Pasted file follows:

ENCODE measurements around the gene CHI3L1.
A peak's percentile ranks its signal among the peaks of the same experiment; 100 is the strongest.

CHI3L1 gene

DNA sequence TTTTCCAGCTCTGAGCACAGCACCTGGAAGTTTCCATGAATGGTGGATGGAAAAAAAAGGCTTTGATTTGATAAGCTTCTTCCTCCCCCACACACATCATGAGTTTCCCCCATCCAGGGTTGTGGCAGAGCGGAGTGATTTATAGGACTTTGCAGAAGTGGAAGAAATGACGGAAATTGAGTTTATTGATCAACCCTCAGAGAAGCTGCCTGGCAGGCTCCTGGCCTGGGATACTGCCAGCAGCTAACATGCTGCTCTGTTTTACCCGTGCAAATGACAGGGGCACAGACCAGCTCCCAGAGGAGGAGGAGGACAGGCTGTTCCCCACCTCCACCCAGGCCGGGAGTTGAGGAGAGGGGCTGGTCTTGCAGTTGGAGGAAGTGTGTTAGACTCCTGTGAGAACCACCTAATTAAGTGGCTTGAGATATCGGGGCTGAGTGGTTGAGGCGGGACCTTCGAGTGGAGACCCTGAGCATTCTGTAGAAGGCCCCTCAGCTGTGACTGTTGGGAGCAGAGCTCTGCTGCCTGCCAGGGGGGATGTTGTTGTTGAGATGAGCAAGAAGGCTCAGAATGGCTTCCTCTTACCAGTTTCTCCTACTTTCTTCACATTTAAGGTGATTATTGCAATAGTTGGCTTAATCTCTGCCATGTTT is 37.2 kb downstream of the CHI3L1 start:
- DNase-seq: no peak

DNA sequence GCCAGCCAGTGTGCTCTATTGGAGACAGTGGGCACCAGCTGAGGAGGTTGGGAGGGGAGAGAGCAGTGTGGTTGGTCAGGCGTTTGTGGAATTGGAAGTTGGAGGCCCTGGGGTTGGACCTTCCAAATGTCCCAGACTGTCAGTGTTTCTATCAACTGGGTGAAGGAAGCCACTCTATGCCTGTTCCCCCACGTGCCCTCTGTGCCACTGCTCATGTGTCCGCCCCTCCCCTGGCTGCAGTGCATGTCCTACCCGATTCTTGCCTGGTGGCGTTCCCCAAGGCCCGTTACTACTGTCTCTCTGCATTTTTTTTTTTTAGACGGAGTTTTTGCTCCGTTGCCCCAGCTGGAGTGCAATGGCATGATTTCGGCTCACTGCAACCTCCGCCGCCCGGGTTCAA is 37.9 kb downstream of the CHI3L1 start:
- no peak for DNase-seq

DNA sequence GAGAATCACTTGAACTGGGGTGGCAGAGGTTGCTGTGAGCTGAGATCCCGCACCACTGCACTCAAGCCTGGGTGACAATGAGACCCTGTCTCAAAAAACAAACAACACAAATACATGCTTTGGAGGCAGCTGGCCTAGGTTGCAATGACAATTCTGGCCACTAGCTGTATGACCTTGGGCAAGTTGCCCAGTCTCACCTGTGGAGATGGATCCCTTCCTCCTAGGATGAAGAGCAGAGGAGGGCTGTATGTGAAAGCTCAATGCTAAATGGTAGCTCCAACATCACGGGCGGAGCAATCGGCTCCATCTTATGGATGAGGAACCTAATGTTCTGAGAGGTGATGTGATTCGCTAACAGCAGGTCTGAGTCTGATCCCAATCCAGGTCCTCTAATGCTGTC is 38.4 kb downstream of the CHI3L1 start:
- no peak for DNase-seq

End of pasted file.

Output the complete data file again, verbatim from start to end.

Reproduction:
ENCODE measurements around the gene CHI3L1.
A peak's percentile ranks its signal among the peaks of the same experiment; 100 is the strongest.

CHI3L1 gene

DNA sequence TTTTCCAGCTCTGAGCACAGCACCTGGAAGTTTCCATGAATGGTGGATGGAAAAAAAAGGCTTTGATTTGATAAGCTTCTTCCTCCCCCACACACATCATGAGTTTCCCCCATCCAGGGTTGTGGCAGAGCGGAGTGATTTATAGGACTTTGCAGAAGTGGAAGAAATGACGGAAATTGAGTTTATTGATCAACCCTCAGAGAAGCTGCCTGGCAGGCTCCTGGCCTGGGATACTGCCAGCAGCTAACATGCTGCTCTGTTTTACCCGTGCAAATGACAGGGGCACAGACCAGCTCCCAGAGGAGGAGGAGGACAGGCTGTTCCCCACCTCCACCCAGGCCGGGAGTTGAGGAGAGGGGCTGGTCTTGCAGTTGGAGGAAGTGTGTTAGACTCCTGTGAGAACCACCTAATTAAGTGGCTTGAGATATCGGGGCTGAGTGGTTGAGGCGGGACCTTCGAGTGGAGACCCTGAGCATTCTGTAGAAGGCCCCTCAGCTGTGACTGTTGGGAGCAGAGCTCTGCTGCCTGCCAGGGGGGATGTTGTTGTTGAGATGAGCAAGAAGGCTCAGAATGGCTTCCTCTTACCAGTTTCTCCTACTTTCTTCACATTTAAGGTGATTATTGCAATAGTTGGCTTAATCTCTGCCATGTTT is 37.2 kb downstream of the CHI3L1 start:
- DNase-seq: no peak

DNA sequence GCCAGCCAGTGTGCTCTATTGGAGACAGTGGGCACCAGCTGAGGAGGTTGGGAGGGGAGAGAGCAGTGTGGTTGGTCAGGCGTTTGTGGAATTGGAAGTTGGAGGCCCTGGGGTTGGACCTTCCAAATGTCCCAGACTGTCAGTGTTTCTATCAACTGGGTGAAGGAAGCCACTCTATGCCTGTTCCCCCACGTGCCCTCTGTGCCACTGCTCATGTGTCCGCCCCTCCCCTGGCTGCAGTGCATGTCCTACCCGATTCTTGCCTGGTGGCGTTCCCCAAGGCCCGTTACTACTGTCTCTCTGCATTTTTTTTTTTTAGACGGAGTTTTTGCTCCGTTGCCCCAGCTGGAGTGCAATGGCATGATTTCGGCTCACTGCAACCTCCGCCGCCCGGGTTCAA is 37.9 kb downstream of the CHI3L1 start:
- no peak for DNase-seq

DNA sequence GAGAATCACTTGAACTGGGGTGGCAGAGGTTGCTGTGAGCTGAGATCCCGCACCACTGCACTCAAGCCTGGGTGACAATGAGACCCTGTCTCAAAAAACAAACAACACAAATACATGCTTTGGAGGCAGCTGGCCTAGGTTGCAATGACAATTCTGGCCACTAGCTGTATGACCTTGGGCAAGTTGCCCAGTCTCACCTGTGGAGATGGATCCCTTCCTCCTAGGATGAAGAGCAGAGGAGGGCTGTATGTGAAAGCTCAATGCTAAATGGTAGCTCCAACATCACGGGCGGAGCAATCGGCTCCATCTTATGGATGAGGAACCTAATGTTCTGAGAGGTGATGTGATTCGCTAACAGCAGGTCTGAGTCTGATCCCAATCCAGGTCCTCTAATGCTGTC is 38.4 kb downstream of the CHI3L1 start:
- no peak for DNase-seq